This article relates to the information that is required to be included in a CSD Plan under rule 9 including information on PRMs, occupation, and how to deal with unofficial boundary marks.
The CSD Plan holds survey information designed for survey users. The information is necessary to provide a record of the survey as lodged and certified and to enable surveyors to use this information to re-establish the boundaries in the future.
Every CSD must include a CSD Plan [r 8.1(a) and r 11.3(a)].
This includes CSDs without survey information for unit and cross lease developments where the CSD plan and the Title plan may be quite similar. The majority of information will be aspatial information depicted on plan graphics.
A CSD Plan consists of both diagrammatic and non-diagrammatic information. The diagrammatic information must be depicted on a Diagram of Survey [r 9.6 and r 11.4.1].
In a CSD Plan, information not required to be presented diagrammatically includes information about:
- existing CSDs used for the survey [r 9.1(a)] (note, the land district reference is required for CSDs with a number less than 300 000),
- the location and description of PRMs [r 9.1(b)] (refer to Information for permanent reference marks below),
- horizontal and vertical datums used in the survey [r 9.2] (refer to Datum information in a CSD),
- adopted vectors, bearing adjustments, and the type of vectors [r 9.3] (refer to Recording vectors and dimensions in a CSD)
- adopted boundaries, the survey class, and the description of a water boundary [r 9.4] (refer to Recording class of survey in CSD plan and CSD diagrams must include physical description), and
- occupation and physical features [r 9.5] (refer to Occupation and physical features below).
Non-diagrammatic information may be in Diagram of Survey
In a CSD Plan, the surveyor can choose to include non-diagrammatic information on the Diagram of Survey. Its inclusion on the diagram satisfies rules 9.1 to 9.5.
A CSD Plan must include the description and location information for a PRM where that information is not already recorded in the cadastre [r 9.1(b)]. Historically this information was often recorded in a location diagram.
While the rule does not specify content, the information could include:
- the relationship of the mark to physical features and structures in close proximity,
- the mark's relationship to ground level, and
- a description of any material used to stabilise the mark (eg concrete).
It is recommended that this information is captured in the Landonline 'mark detail – description' field. This enables the information to be displayed on the Diagram of Survey and to be viewed with the object information tool in the spatial window. It will also appear in the 'mark and vector' schedule of the CSD plan.
Alternatively, this information can be provided on a location diagram in conjunction with the 'occupation diagram' that gets incorporated into the 'CSD plan'.
Descriptions for geodetic control marks included in the geodetic database satisfy rule 9.1(b).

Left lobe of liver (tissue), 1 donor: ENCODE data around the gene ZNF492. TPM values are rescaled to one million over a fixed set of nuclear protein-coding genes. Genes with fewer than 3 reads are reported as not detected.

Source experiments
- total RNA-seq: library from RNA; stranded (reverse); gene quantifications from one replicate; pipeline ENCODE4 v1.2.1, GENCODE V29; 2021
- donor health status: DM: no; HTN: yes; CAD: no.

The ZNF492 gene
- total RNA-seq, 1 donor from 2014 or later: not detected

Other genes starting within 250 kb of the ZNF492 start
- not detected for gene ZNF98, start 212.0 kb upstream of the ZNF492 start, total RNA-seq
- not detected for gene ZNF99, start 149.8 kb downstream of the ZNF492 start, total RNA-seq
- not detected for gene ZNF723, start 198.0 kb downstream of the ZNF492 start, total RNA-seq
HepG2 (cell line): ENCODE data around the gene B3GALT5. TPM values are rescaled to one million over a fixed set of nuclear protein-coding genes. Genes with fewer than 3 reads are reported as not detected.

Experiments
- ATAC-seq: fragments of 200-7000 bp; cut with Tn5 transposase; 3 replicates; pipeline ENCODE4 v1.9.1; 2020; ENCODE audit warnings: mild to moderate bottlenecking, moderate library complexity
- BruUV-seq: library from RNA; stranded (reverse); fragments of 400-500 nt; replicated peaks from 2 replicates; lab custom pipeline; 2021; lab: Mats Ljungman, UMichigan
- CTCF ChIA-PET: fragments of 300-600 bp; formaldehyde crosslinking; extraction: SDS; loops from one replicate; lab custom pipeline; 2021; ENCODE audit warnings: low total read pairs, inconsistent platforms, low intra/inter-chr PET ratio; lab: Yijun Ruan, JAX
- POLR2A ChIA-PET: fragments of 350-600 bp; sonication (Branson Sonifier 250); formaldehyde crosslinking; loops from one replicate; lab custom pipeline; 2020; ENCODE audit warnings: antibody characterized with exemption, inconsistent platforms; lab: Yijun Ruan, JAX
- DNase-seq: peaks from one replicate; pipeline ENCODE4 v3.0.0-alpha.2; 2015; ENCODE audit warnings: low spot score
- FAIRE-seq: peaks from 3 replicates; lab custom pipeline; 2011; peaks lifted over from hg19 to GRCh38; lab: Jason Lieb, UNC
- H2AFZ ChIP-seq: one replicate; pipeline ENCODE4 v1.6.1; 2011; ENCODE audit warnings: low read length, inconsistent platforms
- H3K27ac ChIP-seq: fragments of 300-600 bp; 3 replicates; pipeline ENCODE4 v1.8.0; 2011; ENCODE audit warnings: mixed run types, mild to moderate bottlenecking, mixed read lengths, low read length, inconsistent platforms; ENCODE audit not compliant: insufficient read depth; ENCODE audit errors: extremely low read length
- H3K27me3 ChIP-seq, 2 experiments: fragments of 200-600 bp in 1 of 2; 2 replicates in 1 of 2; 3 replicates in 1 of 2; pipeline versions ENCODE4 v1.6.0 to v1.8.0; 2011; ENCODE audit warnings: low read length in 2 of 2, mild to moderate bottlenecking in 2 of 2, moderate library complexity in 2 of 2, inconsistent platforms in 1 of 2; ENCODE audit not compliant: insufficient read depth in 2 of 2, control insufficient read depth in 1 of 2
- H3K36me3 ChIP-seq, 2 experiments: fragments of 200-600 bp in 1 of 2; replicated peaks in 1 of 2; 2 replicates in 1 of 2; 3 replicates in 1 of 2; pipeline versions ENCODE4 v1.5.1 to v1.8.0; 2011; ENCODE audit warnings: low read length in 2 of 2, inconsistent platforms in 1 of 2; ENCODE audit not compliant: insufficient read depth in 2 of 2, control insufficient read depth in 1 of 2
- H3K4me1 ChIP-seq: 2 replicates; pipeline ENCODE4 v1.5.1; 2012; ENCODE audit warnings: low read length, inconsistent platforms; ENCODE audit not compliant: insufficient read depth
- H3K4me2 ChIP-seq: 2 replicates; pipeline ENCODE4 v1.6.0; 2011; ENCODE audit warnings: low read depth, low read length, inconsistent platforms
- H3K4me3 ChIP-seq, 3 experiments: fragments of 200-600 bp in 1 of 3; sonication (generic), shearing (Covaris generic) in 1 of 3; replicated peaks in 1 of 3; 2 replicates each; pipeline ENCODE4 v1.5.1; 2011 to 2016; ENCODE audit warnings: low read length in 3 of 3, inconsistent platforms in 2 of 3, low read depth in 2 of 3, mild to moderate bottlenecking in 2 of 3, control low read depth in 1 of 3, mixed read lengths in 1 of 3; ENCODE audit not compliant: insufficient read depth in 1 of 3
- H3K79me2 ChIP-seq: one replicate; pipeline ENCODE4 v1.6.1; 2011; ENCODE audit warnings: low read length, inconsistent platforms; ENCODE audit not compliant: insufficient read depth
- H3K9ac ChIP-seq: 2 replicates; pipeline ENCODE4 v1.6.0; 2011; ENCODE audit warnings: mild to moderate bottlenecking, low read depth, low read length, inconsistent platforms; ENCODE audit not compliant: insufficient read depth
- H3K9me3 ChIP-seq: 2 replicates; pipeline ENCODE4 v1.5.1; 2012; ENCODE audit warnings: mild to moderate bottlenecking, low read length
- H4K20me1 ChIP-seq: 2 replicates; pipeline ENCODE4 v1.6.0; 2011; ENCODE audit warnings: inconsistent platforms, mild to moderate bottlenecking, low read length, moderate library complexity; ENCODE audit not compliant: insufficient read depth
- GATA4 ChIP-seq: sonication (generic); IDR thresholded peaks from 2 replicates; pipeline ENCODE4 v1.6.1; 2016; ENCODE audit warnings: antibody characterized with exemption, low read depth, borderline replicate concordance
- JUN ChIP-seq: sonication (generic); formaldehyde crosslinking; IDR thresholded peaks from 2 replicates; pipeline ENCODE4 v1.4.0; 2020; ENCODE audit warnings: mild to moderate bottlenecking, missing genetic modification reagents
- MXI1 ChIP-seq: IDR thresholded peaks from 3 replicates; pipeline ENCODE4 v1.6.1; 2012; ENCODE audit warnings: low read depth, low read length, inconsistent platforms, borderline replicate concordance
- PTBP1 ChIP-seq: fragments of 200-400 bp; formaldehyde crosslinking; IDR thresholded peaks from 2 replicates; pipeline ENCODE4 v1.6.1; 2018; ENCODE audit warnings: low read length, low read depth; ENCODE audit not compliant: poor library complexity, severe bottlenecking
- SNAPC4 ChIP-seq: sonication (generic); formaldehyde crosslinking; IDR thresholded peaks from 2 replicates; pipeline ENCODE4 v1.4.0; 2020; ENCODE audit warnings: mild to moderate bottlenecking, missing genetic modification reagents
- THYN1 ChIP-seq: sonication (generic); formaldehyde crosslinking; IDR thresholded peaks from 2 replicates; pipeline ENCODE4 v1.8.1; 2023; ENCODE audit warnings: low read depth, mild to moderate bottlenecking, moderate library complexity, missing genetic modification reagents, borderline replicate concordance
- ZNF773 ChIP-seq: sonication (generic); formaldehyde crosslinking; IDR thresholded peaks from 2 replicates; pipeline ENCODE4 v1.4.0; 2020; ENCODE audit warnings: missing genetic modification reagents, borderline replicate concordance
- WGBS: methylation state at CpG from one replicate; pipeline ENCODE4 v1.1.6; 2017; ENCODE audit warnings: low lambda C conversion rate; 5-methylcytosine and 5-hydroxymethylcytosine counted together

Meaning of extent of occupier's use of land
A CSD Plan must include occupation information [r 9.5(a)].
If a field note is used to depict occupation, this note must be included in the CSD as an 'occupation diagram' so that it becomes part of the CSD plan.
The requirement to provide occupation information applies both when the extent of occupation is contained inside the parcel under survey and where the land used extends beyond the parcel boundaries as shown in Figure 2 below.
Historically, occupation has been interpreted as the physical objects in close proximity to a boundary rather than the extent of an occupier's use.
To satisfy rule 9.5, the information must now include the nature and age of the feature (fence) and its relationship to the parcel boundary.
When occupation information is required
The longstanding practice of including occupation information only for new boundaries and in some cases only where occupation was within 1 m of a boundary, no longer applies.
The requirement to include occupation in a CSD Plan applies to all:
- new primary parcel boundary points defined by survey on an existing boundary [r 9.5(b)(i)]. Line pegs are an example.
- existing points being marked or remarked [r 9.5(b)(ii)]. This applies to both primary and non-primary parcels.
- existing or new boundary points required to be defined by survey because of conflict or when there is the potential for another party to have an interest in the boundary location [r 9.5(b)(iii)].
Note that in this case the occupation must be in the form of a diagram [r 9.5(b)(iii)] to enable a layperson to easily interpret the relationship between the occupation and the boundary.
Relevant occupation can be inside or outside the parcel under survey.
OP no record can be occupation
If an old peg is not used as a boundary mark on the new survey, it must be recorded in the CSD Plan as occupation information [r 9.5(a)(iv)] (refer to Old mark no record). While the details to be provided are not specified, the information could refer to the mark being unofficial and having the appearance of a boundary mark.
The information required by rule 9.5(a)(iv) and mark position may be depicted on the Diagram of Survey as an alternative method of complying with this rule.